Tucked into an unassuming building on South Martin Luther King Jr. Boulevard in south Lansing, the R.J. Scheffel Memorial Toy Project looks like the ultimate retirees’ hangout.

The workshop is packed with piles of wood, machines to shape it and people who are done punching a time clock. Around the edges of the room are boxes and tables piled with finished products — cars, crayon holders, trains, dinosaurs, doll cribs — awaiting delivery to happy hands.

When was the last time you changed someone’s life?

You might already make a difference by volunteering your time, which is crucial to help programs and people around mid-Michigan.

What about helping in a different way — a way that would help forever?

At the Capital Region Community Foundation, we’ve been helping donors change the lives of thousands of people in our community for 25 years. Mid-Michigan residents, nonprofits and businesses have entrusted the Community Foundation to make their charitable giving as effective and meaningful as possible. We listen to people’s passions and recommend the best way to support causes they care about.

In 1993, East Lansing native and tennis pro Todd Martin returned home for a winter visit. He was just a couple of years into his professional tennis career — not yet at the No. 4 spot in the world singles rankings — but he was already thinking about how he could repay his community.

“He talked with his coach Rick Ferman and his dad, Dale, about what it meant to give back to a community that had given to him so richly,” said Nancy Danhof. “So they formed the Todd Martin Development Fund.”

The Capital Region Community Foundation has chosen Big Brothers Big Sisters Michigan Capital Region as the recipient of its $75,000 impact grant for 2012.

BBBSMCR will use the grant for its newly created Tri-County Quality Mentoring Demonstration Project. It will lead a collaboration with the Yes Center in Eaton County, The Turning Point of Lansing and MSU Extension 4-H in Clinton County to match at least 70 new children with one-on-one mentors who will change their lives for the better, forever. BBBSMCR targets youth who are most at risk and prioritizes those from low-income, single-parent households.

Those words, spoken by Richard “Dick” Letts, became the title of a documentary about the man affectionately known as “Mr. Lansing.” They were the words he lived his life by. And they are his legacy and his call to action.

The Lansing man, community activist and city employee built his life around that statement. Before his death in 1997 at 75, he served more than 60 city organizations, spent 27 years as Lansing’s human relations director and opened doors for countless people who needed someone to believe in them.

John and Diane Dodge spent much of their personal and professional lives feeding and caring for people.

The State of Michigan Community Foundation Tax Credit was abolished by Gov. Rick Snyder at the end of December 2011.  Originally signed into law Dec. 29, 1988, the Michigan Community Foundation Tax Credit was designed to encourage individuals and businesses to build the permanent endowments of community foundations across the state. This tax credit was intended to bring additional dollars to communities by generating new donors and encouraging more permanent endowment support rather than tempting donors to shift their dollars from other organizations.

The Consumers Energy Foundation announced it is awarding $1.25 million in grants to 10 community projects as part of the utility’s 125th anniversary celebration.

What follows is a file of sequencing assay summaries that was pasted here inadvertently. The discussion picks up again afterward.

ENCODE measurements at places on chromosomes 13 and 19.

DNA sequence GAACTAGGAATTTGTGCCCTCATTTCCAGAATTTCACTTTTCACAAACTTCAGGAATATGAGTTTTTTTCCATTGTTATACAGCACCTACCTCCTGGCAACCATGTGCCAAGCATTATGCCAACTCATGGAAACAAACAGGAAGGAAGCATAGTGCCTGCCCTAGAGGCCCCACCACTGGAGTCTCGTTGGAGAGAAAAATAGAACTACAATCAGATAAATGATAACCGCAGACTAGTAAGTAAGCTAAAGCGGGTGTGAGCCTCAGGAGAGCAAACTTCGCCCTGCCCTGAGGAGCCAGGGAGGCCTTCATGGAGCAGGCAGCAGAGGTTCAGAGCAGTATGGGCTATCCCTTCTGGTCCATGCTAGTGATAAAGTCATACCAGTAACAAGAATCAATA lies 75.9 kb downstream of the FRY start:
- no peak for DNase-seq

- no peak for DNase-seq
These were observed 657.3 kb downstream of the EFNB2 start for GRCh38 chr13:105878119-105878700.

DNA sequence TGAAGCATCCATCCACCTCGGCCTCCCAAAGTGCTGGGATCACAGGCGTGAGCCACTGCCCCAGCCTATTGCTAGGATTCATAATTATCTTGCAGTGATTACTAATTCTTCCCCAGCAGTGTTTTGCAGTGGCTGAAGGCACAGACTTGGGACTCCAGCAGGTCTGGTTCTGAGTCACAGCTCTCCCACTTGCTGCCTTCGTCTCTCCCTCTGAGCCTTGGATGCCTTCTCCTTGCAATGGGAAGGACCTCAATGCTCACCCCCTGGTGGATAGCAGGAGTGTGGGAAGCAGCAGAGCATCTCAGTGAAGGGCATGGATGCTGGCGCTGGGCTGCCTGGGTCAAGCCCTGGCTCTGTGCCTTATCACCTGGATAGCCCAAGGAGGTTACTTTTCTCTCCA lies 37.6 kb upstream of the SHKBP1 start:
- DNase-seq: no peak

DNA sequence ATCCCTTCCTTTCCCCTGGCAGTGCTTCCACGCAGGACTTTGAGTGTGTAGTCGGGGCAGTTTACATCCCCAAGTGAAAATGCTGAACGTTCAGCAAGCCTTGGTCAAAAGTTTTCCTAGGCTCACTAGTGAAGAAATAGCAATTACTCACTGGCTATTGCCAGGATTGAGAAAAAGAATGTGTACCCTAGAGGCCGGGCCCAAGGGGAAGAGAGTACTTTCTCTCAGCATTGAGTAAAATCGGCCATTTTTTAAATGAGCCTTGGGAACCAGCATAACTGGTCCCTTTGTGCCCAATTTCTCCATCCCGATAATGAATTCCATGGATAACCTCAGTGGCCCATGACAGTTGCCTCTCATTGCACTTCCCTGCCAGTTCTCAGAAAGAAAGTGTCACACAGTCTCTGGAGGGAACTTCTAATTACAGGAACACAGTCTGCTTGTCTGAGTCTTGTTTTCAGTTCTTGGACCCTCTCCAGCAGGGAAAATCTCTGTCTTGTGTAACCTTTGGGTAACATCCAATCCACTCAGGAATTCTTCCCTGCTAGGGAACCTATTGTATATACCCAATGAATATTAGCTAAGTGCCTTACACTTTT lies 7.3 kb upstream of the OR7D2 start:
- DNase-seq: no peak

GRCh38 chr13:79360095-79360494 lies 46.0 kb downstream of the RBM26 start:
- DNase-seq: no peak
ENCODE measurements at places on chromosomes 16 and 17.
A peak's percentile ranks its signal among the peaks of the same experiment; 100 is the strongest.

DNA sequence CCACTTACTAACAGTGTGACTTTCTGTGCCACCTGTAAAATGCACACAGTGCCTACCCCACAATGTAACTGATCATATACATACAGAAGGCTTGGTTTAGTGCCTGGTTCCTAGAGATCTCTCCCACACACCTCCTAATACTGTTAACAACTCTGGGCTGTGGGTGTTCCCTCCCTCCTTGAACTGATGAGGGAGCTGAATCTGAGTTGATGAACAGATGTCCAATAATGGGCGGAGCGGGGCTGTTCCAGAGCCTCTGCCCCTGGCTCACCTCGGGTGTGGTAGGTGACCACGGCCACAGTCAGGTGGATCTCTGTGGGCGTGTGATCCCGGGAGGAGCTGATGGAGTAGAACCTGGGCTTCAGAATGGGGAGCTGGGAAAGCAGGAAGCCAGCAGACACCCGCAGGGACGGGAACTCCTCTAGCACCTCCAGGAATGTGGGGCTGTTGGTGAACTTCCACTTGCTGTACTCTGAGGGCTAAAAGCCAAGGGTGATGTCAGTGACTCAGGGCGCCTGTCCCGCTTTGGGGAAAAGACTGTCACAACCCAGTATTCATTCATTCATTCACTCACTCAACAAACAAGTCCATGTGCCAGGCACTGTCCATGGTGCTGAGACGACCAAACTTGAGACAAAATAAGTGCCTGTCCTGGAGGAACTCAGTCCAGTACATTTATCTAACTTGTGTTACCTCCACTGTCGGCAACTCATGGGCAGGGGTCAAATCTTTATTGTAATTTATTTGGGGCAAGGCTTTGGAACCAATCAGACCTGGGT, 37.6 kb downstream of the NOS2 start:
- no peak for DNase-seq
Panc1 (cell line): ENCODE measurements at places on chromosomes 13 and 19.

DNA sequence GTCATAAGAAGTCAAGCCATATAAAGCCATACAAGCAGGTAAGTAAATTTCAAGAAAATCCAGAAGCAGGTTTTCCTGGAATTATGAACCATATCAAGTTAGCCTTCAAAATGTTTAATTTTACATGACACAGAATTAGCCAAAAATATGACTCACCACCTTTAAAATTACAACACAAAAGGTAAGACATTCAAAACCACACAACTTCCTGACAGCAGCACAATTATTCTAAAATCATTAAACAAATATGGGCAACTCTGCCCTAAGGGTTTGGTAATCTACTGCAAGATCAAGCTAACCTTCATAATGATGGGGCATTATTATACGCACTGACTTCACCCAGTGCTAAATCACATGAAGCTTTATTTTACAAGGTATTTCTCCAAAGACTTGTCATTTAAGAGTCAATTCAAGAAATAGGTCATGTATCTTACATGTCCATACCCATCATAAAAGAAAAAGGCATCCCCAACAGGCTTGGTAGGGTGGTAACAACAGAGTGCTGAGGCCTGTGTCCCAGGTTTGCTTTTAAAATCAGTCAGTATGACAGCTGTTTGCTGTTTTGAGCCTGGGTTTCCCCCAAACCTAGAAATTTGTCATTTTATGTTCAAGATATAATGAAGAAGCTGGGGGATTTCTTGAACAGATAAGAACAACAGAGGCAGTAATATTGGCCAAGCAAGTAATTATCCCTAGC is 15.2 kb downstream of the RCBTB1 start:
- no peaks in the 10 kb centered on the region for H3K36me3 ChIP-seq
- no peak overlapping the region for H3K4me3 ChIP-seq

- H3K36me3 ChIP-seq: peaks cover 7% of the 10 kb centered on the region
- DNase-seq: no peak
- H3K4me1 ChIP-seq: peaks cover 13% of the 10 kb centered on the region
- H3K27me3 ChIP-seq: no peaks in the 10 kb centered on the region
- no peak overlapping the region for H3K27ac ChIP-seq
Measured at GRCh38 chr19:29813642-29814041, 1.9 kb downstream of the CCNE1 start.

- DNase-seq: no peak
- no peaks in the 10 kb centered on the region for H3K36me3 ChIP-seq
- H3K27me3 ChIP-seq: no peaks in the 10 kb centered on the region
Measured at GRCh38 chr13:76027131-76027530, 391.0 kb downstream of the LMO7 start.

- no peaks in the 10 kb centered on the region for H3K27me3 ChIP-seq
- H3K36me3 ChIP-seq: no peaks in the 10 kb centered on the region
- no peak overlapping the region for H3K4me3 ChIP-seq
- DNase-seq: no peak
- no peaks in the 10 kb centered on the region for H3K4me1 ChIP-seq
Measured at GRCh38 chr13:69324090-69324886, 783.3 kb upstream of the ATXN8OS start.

The Michigan Nonprofit Association was awarded a $125,000 grant on behalf of the Nonprofit Center at the Armory.

After many months of planning and renovating, several Lansing-based nonprofits will be calling the former Marshall Street Armory home this fall.

The historic building at 330 Marshall St. in Lansing is set to open in November 2011. The Nonprofit Center at the Armory will house the offices of the Michigan Nonprofit Association, Capital Region Community Foundation, Capital Area United Way, Michigan Association of United Ways, the Food Bank Council of Michigan and other nonprofits.

The organizations based in the Armory represent a diverse collection of Mid-Michigan’s nonprofit leaders and funders, and the shared space encourages collaboration in every sense of the word.

A grant from the Capital Region Community Foundation helped the Stoneleigh Hospice Residence add a convenience suggested by the adult son of a Hospice patient: Free Wi-Fi. The woman’s son was dedicated to staying by his mother’s side in the residence; however, the demands of his job required him to work remotely. Without Wi-Fi at Stoneleigh, he had to leave every time he needed Internet access.

So in 2009, the Community Foundation granted $1,533 to the Stoneleigh Hospice Residence to enable the installation of a free wireless network for everyone to use. Lars Egede-Nissen, Hospice of Lansing’s executive director, said it was a welcome addition for the families and patients.

A visit to the Southside Community Kitchen delivers a combination of expected and unexpected finds.

Expected: Friendly volunteers working to prepare lunch for an indeterminate number of guests at the Christ United Methodist Church on Jolly Road in Lansing. Rows of pie slices lining the kitchen counter, waiting to become dessert.

Unexpected: Round tables of eight set with paper place mats, plastic ware wrapped in paper napkins and secured with a dark green wrapper. A grand piano in the back corner of the room, being played as lovely background music. Volunteers acting as servers for the guests.

In its third year awarding Impact Grants, the Capital Region Community Foundation has chosen the Allen Neighborhood Center, REACH Studio Art Center and the Greater Lansing Food Bank to receive grants totaling $189,280.